Scientists say the pterosaur, shown here on display at the National Museum of Emerging Science and Innovation in Tokyo, may have been able to fly as high as 15,000 feet for distances up to 12,000 miles at a time.
The natural world's long-distance flight champions are seagoing birds that fly up to 6,000 miles nonstop. But now, two scientists are proposing to give the honor to the pterosaur, a massive creature from the distant past.
Above the dinosaur exhibit at Pittsburgh's Carnegie Museum of Natural History, a giant pterosaur skeleton hangs from the ceiling. This is a Quetzalcoatlus, thought to be the largest flying animal that ever lived. It has a massive skull with a beak-like mouth, and its wingspan takes up almost the entire ceiling.
"It would have been a very bizarre animal to see fly above you or walk around on the ground," says Mike Habib, a specialist in biomechanics from Chatham University. "It would look like a strange amalgamation of a classic modern reptile, bird, giraffe and bat all squeezed into one."
Joshua Franzos for Carnegie Museum of Natural History
T. Rex skeletons at the Carnegie Museum of Natural History in Pittsburgh. The pterosaur is thought to be the largest flying animal that ever lived.
A pterosaur skeleton looms over two
A pterosaur skeleton looms over two T. Rex skeletons at the Carnegie Museum of Natural History in Pittsburgh. The pterosaur is thought to be the largest flying animal that ever lived. Joshua Franzos for Carnegie Museum of Natural History
Too Big To Fly?
The pterosaur's wingspan and size have spawned comparisons to dragons. But recently some scientists wondered whether the creature was too big to fly. A pair of papers recently asserted that the biggest pterosaurs may have been too heavy to get off the ground.
That seemed implausible to Habib. After all, the biggest birds often have the longest flight range. And Quetzalcoatlus, with its 35-foot wingspan, certainly fits the bill for gigantic.
So Habib teamed up with Mark Witton, a British paleontologist, to plug in factors like wingspan, weight and aerodynamics into a computer model.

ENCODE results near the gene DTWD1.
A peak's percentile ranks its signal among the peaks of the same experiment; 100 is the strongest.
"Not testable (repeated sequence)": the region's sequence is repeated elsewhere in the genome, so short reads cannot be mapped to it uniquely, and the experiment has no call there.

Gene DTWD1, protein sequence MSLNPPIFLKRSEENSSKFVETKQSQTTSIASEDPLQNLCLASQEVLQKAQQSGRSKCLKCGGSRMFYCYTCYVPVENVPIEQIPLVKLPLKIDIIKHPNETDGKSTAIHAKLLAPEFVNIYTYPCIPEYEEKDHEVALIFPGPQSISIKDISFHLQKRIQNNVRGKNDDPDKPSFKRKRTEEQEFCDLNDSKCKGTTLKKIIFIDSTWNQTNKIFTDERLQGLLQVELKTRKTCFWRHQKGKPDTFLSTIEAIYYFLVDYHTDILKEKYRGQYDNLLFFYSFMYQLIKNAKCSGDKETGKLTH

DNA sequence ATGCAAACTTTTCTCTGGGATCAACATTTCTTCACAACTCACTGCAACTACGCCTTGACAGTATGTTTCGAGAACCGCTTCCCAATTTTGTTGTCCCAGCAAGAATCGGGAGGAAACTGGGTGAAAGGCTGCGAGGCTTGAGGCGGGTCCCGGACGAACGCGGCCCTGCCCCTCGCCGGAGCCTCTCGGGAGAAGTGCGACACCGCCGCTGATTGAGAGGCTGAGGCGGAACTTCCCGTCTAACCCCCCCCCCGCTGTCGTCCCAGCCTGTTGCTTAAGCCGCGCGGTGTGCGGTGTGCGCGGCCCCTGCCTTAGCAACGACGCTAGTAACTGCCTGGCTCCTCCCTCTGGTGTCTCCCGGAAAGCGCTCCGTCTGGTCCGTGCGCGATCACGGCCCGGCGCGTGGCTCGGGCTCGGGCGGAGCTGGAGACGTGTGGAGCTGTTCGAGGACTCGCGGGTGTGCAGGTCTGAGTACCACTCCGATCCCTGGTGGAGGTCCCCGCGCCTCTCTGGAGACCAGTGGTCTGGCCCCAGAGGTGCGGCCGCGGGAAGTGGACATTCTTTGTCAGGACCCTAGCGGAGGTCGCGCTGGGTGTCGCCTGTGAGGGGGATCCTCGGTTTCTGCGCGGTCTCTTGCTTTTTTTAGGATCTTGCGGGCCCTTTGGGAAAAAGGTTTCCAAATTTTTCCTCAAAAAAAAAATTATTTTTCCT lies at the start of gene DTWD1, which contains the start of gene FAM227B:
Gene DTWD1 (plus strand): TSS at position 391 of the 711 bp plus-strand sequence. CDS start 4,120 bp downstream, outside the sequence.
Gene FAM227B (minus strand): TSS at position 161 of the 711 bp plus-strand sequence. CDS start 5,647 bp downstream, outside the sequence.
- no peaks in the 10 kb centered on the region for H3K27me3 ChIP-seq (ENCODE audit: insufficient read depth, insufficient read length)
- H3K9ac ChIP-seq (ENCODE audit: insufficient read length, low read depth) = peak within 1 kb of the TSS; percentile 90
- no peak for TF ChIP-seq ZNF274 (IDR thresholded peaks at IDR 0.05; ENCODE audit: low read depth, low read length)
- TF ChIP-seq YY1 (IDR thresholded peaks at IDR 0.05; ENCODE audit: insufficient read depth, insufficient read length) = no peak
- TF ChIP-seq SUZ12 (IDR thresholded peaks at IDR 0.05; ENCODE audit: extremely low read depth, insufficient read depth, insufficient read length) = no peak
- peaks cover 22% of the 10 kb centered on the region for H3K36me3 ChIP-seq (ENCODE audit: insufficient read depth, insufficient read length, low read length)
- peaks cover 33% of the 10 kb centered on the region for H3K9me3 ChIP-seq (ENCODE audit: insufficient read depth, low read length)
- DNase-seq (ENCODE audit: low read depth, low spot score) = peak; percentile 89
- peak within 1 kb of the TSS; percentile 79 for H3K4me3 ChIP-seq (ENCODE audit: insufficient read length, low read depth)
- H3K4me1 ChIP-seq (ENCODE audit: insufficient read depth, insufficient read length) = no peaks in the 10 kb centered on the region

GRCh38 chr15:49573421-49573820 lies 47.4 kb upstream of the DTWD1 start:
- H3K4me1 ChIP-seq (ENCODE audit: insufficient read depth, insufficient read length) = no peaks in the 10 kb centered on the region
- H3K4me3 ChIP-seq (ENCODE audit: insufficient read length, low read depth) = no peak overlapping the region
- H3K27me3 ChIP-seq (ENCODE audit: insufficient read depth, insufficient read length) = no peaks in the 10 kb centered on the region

The results, which they presented at a conference last month, were staggering: They revealed an animal that could fly up to 80 miles an hour for 7 to 10 days at altitudes of 15,000 feet. The maximum range, Habib says, was probably between 8,000 and 12,000 miles.
"That doesn't mean necessarily they did, doesn't mean necessarily a specific number, just that it would be long enough to say, cross an ocean," Habib says.
Habib and Witton further spelled out the lizard's flight mechanics in a paper published this month in the journal PLoS ONE. Their hollow bones, strong wing muscles and a powerful launch mechanism all point to an animal literally built to fly, they argue.
David Unwin, a paleobiologist at the University of Leicester in England, agrees with Habib that Quetzalcoatlus could fly, but he's not convinced about the distance.
Pterosaurs, with their 35-foot wingspans, may have launched themselves airborne by using all four limbs -- their wings and legs.
"Where we get into more difficulty is in some of the claims about flight performance," he says. Unwin says these types of projections are premature for a fossil as mysterious as this one.
Only one adult skeleton of Quetzalcoatlus has ever been discovered. And that consists of fragments of just one wing. That makes estimating a basic feature like body mass a near crapshoot. Without a deeper fossil record, Unwin says, there are only a few conclusions one can make about these animals.
"Yes, we had giant pterosaurs, and yes they could fly, and yes they lived at end of Cretaceous, and we can't say a whole lot more," he says.
Unwin and Habib say there may be more to say in the years to come. That's because dig sites in Germany, Brazil and China have turned out to be hotbeds for pterosaur fossils. Habib is hoping that in one of these beds lie clues to how fast and how far these ancient animals could fly.